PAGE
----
Sheila Heiti explains that the idea of "success" for Canadian artists is changing:
We live in a place where the official rewards aren’t so grand, but that means something else happens: Artists slide between mediums, they work on each others’ projects, and new forms emerge. I often think of how the ethos here makes it easy to even find someone to rip tickets at the door of your show. We put hours into each others’ art, despite (or perhaps because of) the fact that the only rewards we can count on are the rewards of creating, the pleasures of doing it together, and the satisfaction of being in each other’s audience.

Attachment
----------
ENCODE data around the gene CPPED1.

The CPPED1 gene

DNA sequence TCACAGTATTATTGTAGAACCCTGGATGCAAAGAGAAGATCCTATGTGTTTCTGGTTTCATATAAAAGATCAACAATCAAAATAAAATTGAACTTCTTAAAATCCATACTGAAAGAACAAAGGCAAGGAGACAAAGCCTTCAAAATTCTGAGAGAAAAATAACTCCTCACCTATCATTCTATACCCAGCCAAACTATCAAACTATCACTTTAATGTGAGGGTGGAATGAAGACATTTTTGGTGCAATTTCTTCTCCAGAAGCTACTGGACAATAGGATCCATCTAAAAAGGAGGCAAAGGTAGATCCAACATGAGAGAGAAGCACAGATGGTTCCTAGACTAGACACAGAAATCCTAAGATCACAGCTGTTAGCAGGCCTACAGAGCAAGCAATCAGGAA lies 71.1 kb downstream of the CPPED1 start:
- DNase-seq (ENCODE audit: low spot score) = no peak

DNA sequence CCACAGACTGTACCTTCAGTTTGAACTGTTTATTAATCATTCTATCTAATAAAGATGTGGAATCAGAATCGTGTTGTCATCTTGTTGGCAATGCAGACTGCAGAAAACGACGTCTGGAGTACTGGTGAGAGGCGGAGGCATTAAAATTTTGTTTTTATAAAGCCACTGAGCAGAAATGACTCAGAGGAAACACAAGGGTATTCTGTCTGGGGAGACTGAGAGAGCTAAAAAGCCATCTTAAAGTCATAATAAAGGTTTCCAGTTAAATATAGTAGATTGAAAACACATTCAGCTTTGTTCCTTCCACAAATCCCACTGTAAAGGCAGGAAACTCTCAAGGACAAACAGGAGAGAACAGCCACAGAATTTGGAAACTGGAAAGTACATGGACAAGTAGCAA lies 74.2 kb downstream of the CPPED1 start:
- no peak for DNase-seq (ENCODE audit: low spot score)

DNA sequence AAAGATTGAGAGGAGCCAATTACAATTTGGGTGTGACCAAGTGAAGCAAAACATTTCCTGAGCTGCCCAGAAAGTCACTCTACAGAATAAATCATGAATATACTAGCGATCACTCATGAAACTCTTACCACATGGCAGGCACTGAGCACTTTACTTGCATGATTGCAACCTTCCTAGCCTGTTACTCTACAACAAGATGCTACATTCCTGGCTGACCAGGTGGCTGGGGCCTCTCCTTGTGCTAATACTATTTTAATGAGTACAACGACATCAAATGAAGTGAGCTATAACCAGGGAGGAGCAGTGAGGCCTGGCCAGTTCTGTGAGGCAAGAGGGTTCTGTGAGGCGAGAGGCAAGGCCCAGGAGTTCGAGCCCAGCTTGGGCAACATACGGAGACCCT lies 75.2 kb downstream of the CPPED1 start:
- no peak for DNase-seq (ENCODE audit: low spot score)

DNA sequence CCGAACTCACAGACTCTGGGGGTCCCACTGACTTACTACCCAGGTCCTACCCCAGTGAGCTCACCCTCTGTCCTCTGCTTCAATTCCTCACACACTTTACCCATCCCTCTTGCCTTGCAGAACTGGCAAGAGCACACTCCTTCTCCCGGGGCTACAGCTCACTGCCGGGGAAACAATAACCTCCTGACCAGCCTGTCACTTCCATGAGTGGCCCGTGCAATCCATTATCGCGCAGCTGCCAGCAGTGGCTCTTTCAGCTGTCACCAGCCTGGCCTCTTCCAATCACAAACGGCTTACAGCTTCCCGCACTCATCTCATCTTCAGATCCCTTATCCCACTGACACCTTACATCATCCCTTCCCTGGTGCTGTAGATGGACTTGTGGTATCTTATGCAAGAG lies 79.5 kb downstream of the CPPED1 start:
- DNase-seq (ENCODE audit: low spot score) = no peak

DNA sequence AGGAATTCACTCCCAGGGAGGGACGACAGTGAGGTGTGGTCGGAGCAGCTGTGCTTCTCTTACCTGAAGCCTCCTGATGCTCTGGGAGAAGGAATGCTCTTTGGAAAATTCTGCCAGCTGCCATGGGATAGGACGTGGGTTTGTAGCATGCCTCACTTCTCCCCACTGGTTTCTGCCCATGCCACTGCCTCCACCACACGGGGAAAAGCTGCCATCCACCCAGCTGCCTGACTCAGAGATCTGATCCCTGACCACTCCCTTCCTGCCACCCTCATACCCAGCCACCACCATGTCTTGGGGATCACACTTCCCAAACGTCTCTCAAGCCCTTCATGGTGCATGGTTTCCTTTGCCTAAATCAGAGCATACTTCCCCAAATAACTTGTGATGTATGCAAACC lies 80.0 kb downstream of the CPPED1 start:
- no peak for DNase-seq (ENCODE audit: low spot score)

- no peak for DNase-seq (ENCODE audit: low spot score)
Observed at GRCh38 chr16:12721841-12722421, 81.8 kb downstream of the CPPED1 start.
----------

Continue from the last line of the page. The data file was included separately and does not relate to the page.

It’s a rich, complex, and intelligently critical world we inhabit: a world that produces great art, and that does not burn brightest when the CBC or the Globe take notice, or when the Americans or Brits do. It’s a world populated by writers and artists who give help and recognition without scoping the horizon for whether the arbiters are near. We are the arbiters. Whether the myth of Canadian achievement includes this world or not, this world exists. It’s true.